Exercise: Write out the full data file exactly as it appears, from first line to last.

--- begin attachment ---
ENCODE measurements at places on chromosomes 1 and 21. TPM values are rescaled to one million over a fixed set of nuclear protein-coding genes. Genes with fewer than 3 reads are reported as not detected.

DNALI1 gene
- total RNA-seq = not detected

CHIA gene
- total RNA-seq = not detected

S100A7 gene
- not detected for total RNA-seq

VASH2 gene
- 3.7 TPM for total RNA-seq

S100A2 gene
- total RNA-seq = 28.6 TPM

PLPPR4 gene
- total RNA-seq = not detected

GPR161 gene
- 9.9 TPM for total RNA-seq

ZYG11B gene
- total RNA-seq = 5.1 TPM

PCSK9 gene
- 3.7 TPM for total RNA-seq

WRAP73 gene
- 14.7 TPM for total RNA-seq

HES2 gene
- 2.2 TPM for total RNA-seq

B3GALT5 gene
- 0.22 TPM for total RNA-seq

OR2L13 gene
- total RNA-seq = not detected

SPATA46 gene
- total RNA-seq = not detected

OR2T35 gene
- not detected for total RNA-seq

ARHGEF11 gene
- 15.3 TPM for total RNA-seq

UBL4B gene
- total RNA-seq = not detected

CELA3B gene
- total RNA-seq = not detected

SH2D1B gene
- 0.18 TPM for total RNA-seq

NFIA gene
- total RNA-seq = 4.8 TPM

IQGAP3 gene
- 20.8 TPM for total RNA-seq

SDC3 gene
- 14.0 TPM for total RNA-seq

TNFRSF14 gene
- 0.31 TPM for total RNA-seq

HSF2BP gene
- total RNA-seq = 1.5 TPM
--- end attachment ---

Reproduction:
ENCODE measurements at places on chromosomes 1 and 21. TPM values are rescaled to one million over a fixed set of nuclear protein-coding genes. Genes with fewer than 3 reads are reported as not detected.

DNALI1 gene
- total RNA-seq = not detected

CHIA gene
- total RNA-seq = not detected

S100A7 gene
- not detected for total RNA-seq

VASH2 gene
- 3.7 TPM for total RNA-seq

S100A2 gene
- total RNA-seq = 28.6 TPM

PLPPR4 gene
- total RNA-seq = not detected

GPR161 gene
- 9.9 TPM for total RNA-seq

ZYG11B gene
- total RNA-seq = 5.1 TPM

PCSK9 gene
- 3.7 TPM for total RNA-seq

WRAP73 gene
- 14.7 TPM for total RNA-seq

HES2 gene
- 2.2 TPM for total RNA-seq

B3GALT5 gene
- 0.22 TPM for total RNA-seq

OR2L13 gene
- total RNA-seq = not detected

SPATA46 gene
- total RNA-seq = not detected

OR2T35 gene
- not detected for total RNA-seq

ARHGEF11 gene
- 15.3 TPM for total RNA-seq

UBL4B gene
- total RNA-seq = not detected

CELA3B gene
- total RNA-seq = not detected

SH2D1B gene
- 0.18 TPM for total RNA-seq

NFIA gene
- total RNA-seq = 4.8 TPM

IQGAP3 gene
- 20.8 TPM for total RNA-seq

SDC3 gene
- 14.0 TPM for total RNA-seq

TNFRSF14 gene
- 0.31 TPM for total RNA-seq

HSF2BP gene
- total RNA-seq = 1.5 TPM